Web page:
A flagbearer hopeful of the New Patriotic Party (NPP), Dr Owusu Afriyie Akoto, has urged investors to commit their capital into the country’s agricultural sector for good returns.
He said Ghana and the African continent were the world’s biggest hope for global food security by 2050, for which reason investments in the continent’s agricultural sector were the surest bet one could ever make on his or her investment.
Dr Akoto was delivering the keynote address at the African Investors Council Forum in Turkey last Tuesday, held on the theme “Agricultural Development and Investment Opportunities in Africa (Ghana as a case study).”
He assured investors of the country’s readiness to provide them with the conducive and enabling environment for their investment, stating that “Ghana and Africa are ready to receive your investment in this era of our agricultural transformation.”
According to Dr Akoto, despite the impacts of COVID-19 and the effects of climate change on agricultural production as well as political unrest across the continent, macroeconomic instability, and the raging debt crisis that many African governments face, the agricultural sector offered immense and significant opportunities for transforming Africa’s economy from a net importer of food to the provider of food to the rest of the world.
“It is time we stop perceiving Africa as a “potential” investment destination but as an “actual” investment choice for Regional Trade and Foreign Direct Investments. It is time to create more mutually beneficial opportunities for trade, investment and collaboration with the African continent. To achieve this would require collaboration and political will of international actors to provide a level playing field in global trade – making it more fair and mutually rewarding”, he asserted.
The former Food and Agricultural Minister highlighted the strong foundation he has laid for the West African nation’s agricultural sector, combining policies with regulations to achieve sustained rapid economic growth.
“Under my tenure as the Minister for Food and Agriculture in Ghana, in 2019, I initiated the establishment of the Tree Crop Development Authority under an Act of Parliament, Act 1010 which sought to coordinate and promote the development of six tree crops – cashew, rubber, oil palm, coconut, mango and Shea. The goal of the Authority is to develop, produce, and distribute the selected cash crop seedlings to farmers to produce and generate a combined potential of export earnings between US$6 to US$12 billion per year after 8-10 years of implementation. At their full development, the additional US$6 to US$12 billion per year in earnings can substantially increase the less than US$2billion annual earnings from cocoa, the current highest foreign exchange earner for Ghana for over a century”, he said.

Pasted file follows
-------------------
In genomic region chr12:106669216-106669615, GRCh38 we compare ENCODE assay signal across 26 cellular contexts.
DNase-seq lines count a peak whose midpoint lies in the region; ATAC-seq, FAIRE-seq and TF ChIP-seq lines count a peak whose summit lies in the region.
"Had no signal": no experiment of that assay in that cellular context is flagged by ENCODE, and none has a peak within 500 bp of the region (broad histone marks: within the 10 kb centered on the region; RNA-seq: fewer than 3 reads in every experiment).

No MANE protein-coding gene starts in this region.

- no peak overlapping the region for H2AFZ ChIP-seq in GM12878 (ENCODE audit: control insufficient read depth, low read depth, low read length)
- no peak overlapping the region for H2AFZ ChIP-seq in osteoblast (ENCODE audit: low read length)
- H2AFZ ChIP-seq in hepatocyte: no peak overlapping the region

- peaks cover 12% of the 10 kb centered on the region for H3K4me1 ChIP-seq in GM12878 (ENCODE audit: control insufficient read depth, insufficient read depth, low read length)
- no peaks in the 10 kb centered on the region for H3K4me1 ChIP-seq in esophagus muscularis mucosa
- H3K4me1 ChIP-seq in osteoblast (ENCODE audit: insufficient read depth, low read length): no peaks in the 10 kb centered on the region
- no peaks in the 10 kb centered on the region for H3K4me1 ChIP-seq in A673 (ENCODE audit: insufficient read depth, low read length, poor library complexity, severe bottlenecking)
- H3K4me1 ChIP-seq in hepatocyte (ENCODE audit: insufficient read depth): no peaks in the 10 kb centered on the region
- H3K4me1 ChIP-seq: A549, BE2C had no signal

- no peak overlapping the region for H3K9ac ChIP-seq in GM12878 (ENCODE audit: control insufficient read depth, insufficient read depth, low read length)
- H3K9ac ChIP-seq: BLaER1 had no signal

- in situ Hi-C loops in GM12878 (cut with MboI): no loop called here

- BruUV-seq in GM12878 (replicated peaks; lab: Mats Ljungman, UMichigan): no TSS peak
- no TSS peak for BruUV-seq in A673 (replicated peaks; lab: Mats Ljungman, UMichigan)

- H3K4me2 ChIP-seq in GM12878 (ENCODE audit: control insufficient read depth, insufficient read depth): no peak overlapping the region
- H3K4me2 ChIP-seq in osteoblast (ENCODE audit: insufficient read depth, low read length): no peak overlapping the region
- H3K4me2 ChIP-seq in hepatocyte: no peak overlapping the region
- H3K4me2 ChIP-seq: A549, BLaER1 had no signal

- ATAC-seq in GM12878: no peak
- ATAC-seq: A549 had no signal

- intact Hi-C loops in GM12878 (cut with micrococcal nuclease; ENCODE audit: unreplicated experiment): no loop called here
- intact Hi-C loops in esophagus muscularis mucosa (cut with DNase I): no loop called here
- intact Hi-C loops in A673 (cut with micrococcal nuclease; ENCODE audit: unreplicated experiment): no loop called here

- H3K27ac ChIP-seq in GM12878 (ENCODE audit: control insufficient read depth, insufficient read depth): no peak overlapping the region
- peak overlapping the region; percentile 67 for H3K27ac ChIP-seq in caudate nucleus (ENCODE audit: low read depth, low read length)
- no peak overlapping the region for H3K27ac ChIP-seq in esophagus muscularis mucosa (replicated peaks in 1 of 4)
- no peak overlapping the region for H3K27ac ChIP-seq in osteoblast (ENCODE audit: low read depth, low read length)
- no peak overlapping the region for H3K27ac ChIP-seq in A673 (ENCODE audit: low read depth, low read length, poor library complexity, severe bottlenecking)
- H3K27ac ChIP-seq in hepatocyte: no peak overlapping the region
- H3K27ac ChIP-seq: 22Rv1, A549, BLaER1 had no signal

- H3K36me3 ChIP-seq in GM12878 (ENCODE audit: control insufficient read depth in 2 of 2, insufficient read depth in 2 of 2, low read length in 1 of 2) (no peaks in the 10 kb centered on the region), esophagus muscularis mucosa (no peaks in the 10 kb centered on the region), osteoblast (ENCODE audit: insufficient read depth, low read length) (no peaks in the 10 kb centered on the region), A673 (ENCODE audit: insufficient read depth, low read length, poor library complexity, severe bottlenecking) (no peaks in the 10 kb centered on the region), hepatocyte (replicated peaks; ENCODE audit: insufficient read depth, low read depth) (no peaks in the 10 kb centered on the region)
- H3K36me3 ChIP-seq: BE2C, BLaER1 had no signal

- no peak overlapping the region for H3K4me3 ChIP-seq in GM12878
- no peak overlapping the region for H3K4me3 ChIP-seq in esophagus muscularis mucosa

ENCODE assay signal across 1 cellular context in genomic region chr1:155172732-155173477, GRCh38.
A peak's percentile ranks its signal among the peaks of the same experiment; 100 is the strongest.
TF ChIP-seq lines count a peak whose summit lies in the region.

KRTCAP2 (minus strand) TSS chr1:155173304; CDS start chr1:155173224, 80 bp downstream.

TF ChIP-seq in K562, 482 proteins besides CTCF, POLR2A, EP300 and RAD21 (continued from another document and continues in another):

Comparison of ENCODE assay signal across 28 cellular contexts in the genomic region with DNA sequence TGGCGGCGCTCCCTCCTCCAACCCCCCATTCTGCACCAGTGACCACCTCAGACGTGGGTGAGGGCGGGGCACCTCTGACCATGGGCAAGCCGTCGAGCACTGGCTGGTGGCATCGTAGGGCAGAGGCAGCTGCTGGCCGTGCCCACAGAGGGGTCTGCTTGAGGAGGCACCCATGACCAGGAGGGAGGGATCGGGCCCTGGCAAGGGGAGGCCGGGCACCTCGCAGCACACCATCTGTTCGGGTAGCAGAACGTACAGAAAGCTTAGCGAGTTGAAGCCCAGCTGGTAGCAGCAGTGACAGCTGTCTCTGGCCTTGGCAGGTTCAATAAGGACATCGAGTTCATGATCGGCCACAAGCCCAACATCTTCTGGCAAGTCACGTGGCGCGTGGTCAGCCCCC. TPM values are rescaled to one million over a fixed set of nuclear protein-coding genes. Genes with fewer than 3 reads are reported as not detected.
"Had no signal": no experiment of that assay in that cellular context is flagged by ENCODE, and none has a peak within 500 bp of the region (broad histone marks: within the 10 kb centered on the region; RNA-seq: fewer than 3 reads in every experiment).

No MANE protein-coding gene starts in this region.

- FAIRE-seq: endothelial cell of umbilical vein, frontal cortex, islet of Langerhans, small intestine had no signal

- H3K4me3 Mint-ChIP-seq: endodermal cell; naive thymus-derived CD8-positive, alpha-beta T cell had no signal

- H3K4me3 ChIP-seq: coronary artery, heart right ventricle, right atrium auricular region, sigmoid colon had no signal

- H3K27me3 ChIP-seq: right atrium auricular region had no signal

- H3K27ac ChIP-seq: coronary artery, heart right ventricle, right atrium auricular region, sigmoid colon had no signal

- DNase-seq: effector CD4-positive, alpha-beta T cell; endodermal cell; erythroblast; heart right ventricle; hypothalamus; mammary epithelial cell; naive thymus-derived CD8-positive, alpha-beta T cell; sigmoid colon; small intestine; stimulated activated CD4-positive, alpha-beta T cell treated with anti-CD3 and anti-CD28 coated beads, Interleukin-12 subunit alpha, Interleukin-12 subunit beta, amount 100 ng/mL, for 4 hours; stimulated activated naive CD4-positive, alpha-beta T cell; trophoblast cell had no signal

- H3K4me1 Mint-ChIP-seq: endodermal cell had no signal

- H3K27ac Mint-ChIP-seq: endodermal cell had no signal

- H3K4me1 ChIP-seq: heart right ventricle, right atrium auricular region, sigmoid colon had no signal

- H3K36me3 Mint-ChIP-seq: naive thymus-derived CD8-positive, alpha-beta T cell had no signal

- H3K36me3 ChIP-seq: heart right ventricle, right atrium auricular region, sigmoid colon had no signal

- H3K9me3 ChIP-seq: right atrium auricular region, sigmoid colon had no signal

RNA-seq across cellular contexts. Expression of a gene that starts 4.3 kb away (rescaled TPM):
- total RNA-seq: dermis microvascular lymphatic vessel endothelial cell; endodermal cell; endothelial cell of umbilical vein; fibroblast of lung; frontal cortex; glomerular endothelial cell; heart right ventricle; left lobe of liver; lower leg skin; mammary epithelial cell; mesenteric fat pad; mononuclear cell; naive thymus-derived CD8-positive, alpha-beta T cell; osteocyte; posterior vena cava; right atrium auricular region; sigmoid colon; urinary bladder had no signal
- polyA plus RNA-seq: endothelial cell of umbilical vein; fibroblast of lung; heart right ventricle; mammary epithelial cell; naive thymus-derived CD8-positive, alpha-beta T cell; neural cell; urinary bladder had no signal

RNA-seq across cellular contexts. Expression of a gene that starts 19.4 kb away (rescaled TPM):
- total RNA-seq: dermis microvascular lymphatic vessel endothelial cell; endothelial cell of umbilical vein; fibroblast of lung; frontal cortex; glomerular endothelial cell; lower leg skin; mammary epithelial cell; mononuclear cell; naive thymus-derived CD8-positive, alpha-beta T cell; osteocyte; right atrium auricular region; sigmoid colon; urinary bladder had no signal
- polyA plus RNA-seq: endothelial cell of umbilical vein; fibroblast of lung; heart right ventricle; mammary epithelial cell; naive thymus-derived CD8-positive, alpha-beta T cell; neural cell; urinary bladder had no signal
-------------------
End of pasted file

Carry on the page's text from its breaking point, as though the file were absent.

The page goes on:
Dr. Akoto further took his audience through the establishment of the National Cocoa Rehabilitation Program which was designed to put in measures to support the private sector to scale up cocoa production, expand local cocoa processing, promote market expansion of the export of cocoa products into new markets and for vigorous promotion to boost domestic and international consumption.
He also spoke highly of the construction of Greenhouse Training Centres with attached commercial units at Dawhenya, Akumadan and Bawjiase for the training of 537 youth in high-quality vegetable production.
“The creation of a Poultry Development Authority, Grains Development Authority (yet to be passed by Parliament) and the Horticultural Development Authority (at Cabinet) and a proposed legislation requiring all commercial banks to increase loanable funds to agriculture and its value chains are all veritable initiatives under my tenure to make the agric sector the brain hub to achieve Ghana’s economic independence and in other words wean itself from excessive borrowing”, he added.
Dr. Akoto, who is also a former two-time Member of Parliament for Kwadaso in the Ashanti Region said for agriculture to experience exponential growth in the African continent, much will depend on women who contribute to over 70% of food production.
He has therefore, charged African governments to prioritise investing in women in the agriculture sector.